Ah yes, the old cost of living argument. 1) Median worker pay overall in California is barely 10% above the national median. Why should teachers (who again produce a product nearly dead last in all national rankings) get 20-30+% above national median pay? Clearly the median worker here is willing to work for a pittance above the national median in order to "enjoy" the other aspects of California. Teachers coming out of college have far more mobility than, say, tech or biotech workers, if you want to live in Madison, WI (a fine mid-sized city) and teach and have more disposable income, you can. By living here, you are consuming a luxury good. 2) We spend the MOST of any reasonably-sized nation (and 3rd most when you count Austria and Switzerland) per pupil. Period. You can argue that even *more* of that should be teacher compensation (how much more, when it's already 80%, you'll have to figure out), but the facts are that we spend far more per pupil than we *get* back in terms of education quality. Indeed, it's always amusing how the same people who think we should pay more for schools, when we're already #1 and get middling quality for it are often the same people who harp on our health care spending being #1 for middling outcomes. 3) As mentioned previously, teacher training has been expanding for decades with no measurable improvement in outcome. It's a waste. 4) Teacher's income ...continued
David July 09, 2012 at 06:01 PM
Let's look at the true measure of a teacher's comp, then shall we. 1) Median pay: in California it's about $65,000 (http://www.bls.gov/oes/current/oes_ca.htm#25-0000). Hours worked: 1100. Hourly pay: $59 2) Scientists' median pay in California: $75,410 (http://www.bls.gov/oes/current/oes_ca.htm#19-0000). Hours worked: 1900 (median full-time hours with a generous 4 weeks vacation/sick/time off). Hourly pay: $39.69. 3) Now not every "university-educated" adult in California has a "lucrative" science or math degree. How do the "others" rate compared to teaching? Community/Social Service: $24.75/hr Architects: $44.75/hr Computer Programmers: $41/hr Nuclear Medicine Technicians: $44/hr (oh wait, these might have a biology/physics background) In fact, to get above a median wage of $59/hour, you're in the area of Pharmacists, Dentists, Lawyers and Doctors. Oh, and how many dentists, scientists, or social workers have pensions and health care benefits that are anywhere near what teachers have? What's your complaint again? The only reason teachers don't make as much money as, say, a biochemist in total is because they work 170 days/year instead of 240+ like the rest of us. But of course when you add in pensions and health care, teachers *do* earn equivalent compensation despite working 30% fewer hours. One of many myths that just won't die is that of the "underpaid" public school teacher. Especially in California.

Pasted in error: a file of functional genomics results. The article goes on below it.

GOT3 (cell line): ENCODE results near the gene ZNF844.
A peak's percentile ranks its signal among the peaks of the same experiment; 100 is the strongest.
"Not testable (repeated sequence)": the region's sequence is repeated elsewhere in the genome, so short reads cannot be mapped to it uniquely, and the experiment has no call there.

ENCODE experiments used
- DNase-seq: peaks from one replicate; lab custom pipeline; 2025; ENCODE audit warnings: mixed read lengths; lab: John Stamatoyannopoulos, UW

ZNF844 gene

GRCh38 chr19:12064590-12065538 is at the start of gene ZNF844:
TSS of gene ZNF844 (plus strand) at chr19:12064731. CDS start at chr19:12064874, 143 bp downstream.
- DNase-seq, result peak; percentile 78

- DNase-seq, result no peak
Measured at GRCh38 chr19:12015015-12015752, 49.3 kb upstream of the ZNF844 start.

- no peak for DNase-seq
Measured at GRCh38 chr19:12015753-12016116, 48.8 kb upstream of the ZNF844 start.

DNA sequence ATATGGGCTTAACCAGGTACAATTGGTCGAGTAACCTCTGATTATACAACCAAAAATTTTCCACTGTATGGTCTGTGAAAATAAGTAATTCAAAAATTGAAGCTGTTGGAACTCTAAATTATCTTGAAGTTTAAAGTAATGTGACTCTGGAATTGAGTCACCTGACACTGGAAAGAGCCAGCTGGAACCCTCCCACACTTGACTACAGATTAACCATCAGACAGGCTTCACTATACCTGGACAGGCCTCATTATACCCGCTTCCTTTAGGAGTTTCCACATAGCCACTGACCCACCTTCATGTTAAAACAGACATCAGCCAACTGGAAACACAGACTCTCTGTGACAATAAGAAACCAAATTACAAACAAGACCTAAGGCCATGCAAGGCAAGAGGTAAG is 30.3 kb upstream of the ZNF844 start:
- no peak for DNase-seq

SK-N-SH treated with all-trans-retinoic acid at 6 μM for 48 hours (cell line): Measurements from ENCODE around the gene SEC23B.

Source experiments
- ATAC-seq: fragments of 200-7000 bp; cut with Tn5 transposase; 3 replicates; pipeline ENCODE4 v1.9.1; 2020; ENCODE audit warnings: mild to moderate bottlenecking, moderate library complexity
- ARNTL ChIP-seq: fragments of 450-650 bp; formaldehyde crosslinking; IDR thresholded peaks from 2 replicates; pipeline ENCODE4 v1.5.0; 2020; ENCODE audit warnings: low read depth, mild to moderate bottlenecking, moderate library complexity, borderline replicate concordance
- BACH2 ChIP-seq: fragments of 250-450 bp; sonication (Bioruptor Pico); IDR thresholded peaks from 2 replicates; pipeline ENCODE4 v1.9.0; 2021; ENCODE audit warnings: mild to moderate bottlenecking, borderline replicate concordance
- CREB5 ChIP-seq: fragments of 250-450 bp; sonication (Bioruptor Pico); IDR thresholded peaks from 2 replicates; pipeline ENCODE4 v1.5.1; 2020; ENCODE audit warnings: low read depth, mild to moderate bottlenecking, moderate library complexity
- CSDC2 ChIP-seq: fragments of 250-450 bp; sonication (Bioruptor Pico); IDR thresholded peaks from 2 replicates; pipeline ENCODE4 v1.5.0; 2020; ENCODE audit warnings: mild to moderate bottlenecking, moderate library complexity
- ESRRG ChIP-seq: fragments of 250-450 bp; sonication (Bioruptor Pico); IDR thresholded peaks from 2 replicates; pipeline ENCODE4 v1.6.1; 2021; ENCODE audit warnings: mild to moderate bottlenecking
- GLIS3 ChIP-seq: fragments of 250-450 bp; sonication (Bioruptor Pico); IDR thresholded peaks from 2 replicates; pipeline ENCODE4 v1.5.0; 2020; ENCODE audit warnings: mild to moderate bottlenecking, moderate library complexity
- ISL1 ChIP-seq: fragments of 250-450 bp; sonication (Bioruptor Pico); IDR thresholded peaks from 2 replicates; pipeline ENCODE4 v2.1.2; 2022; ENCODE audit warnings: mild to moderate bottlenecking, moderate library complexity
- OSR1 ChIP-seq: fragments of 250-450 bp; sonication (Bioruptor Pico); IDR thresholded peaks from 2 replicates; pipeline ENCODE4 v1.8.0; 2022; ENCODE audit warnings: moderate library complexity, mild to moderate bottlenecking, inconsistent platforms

David July 09, 2012 at 06:18 PM
Jerry has also been kind enough to disclose his salary and stipend. He earns about $88,000/year, counting his stipend for being chairman of the English department. $82k without that stipend. He also revealed that he would have a about $35k/year pension if he "quit tomorrow." He would have this pension, worth about $1,000,000 if it were an inflation-adjusted annuity (which it is the equivalent of) after just 8 years of working for the school. Let's put that into perspective. For me to get a $1,000,000 nest egg after taxes, I would have to save $100,000 per year for 8 years and earn an average 8% annualized return. In reality, a teacher like Mr. Heverly is being compensated (with his health insurance) on the order of $200,000 per year. Now you may think he's worth every penny. UNDERpaid? I don't think so.
Larry Smith July 09, 2012 at 08:24 PM